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Wheelchair-bound stroke victim Firoza Begum (57) was set to comply with an Immigration New Zealand deportation order by flying to Fiji with husband Mohammed Kalim (63) on Saturday.
The disabled grandmother became an unintentional overstayer in January after a clerical error at Immigration NZ delayed her annual visa application.
When her predicament was reported by the Otago Daily Times on Monday, messages of support began to flood in, including several offers of advice and help.
Yesterday, Wilkinson Rodgers Lawyers managing partner Geoff Mirkin contacted the ODT offering the firm's pro bono services to Mrs Begum and her family.
In addition, Clutha-Southland MP Hamish Walker and Central Otago New Zealand First list MP Mark Patterson threw their support behind Mrs Begum by registering separate appeals for ministerial intervention.
Mr Mirkin said he could not comment on the case in detail without knowing all the facts, but he and his team had assisted clients in similar situations successfully in the past.
The complexities of immigration law meant there often remained unexplored avenues to consider, he said.
Mr Walker said he had requested an urgent intervention from Associate Immigration Minister Poto Williams to allow Mrs Begum to stay.
''Mohammed and Firoza are valued members of our community and have contributed hugely through their employment at Silver Fern Farms and New World. They've been put in a very stressful situation.''
Mr Patterson said he and other supporters were launching a ''rearguard action'' on the family's behalf.
''Unfortunately, time is against us, but I've written to Mrs Williams' office, and hope a compassionate outcome can be reached in this case.''
Mr Kalim welcomed the offers of assistance, but remained cautious.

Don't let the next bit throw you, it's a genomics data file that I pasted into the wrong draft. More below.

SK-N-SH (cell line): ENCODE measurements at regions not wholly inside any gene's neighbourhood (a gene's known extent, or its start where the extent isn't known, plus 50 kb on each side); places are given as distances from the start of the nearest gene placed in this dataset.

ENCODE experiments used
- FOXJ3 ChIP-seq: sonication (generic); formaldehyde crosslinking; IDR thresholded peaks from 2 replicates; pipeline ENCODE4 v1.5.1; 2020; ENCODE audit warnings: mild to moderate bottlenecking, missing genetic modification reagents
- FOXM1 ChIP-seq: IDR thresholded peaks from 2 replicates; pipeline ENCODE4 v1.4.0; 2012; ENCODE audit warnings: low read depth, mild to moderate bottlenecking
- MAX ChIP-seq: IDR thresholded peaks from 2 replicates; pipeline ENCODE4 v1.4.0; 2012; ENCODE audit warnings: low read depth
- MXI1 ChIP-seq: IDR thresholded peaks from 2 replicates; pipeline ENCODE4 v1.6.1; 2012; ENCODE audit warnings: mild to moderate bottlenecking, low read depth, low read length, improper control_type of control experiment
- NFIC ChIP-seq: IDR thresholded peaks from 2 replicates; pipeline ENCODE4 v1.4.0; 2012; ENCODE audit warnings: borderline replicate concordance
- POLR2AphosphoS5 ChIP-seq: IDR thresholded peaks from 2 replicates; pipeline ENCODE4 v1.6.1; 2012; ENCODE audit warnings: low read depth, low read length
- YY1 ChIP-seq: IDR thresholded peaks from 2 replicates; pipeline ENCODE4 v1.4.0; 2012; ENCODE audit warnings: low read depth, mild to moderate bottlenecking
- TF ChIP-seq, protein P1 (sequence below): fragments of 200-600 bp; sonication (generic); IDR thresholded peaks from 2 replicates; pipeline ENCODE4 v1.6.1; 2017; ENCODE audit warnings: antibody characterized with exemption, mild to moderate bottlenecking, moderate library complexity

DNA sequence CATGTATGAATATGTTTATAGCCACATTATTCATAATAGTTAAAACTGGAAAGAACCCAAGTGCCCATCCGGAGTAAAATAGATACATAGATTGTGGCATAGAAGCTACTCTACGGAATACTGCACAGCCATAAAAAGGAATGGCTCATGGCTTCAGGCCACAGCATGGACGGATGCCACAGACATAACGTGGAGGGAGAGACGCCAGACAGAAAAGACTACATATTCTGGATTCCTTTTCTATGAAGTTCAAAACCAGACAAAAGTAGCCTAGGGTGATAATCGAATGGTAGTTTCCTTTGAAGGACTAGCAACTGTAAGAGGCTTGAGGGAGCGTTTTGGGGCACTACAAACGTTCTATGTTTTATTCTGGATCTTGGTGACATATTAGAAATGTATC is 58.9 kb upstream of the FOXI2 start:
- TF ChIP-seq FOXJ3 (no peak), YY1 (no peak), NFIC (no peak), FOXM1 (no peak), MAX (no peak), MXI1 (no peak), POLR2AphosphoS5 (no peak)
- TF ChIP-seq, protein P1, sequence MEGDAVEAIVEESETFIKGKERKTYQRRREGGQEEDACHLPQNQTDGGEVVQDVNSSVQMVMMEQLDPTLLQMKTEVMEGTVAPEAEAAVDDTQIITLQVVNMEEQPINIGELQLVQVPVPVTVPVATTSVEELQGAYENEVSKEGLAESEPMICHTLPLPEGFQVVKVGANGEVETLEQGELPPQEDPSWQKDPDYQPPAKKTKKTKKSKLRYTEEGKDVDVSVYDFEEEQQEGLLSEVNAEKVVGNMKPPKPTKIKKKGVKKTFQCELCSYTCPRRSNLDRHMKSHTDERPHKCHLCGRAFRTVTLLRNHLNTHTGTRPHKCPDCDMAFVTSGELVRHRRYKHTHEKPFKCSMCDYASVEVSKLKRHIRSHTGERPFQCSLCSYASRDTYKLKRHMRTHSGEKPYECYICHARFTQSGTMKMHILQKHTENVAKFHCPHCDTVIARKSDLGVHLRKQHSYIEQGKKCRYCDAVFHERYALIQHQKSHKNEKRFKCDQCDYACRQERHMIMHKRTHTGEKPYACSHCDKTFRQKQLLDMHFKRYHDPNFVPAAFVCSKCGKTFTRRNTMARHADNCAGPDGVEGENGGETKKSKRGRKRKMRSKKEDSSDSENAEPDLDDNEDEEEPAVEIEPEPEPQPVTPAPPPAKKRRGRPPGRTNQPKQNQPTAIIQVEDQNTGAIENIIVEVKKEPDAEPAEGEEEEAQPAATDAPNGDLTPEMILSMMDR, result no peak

He said his wife and family were doing the ''best they could'' under the strain of events and did not want to ''make things worse''.
''We appreciate the offers of help, but with only days to go, we don't want to give ourselves false hope and undo plans, only to have to buy new airplane tickets and motel rooms in a few days' time. We're all tired and very stressed.''
Daughter Farina Shah, who moved to Balclutha in 2012 to be closer to her parents, said she would still like her mother to remain in New Zealand.
''We've received a lot of support from friends and colleagues since the story came out. Unfortunately Immigration [NZ] are still digging their heels in, even though they've acknowledged they made a mistake. We're trying to stay positive, but it's very hard.''
Questioned about apparent inconsistencies in its assessment of Mrs Begum's medical status since she had her stroke in 2016, Immigration NZ said it had followed guidelines.
''Mrs Begum's medical issues were first identified as part of her work visa application in 2017. When the decision to approve the application was made, it was noted she would need to submit updated test results if she reapplied for a visa.
''When she did so in 2018 ... new information led INZ to determine Mrs Begum did not have an acceptable standard of health ... and did not qualify for an exception. INZ, therefore, declined the application in 2018.''
A spokeswoman for Mrs Williams' office said no further comment would be made until she had addressed the request for intervention.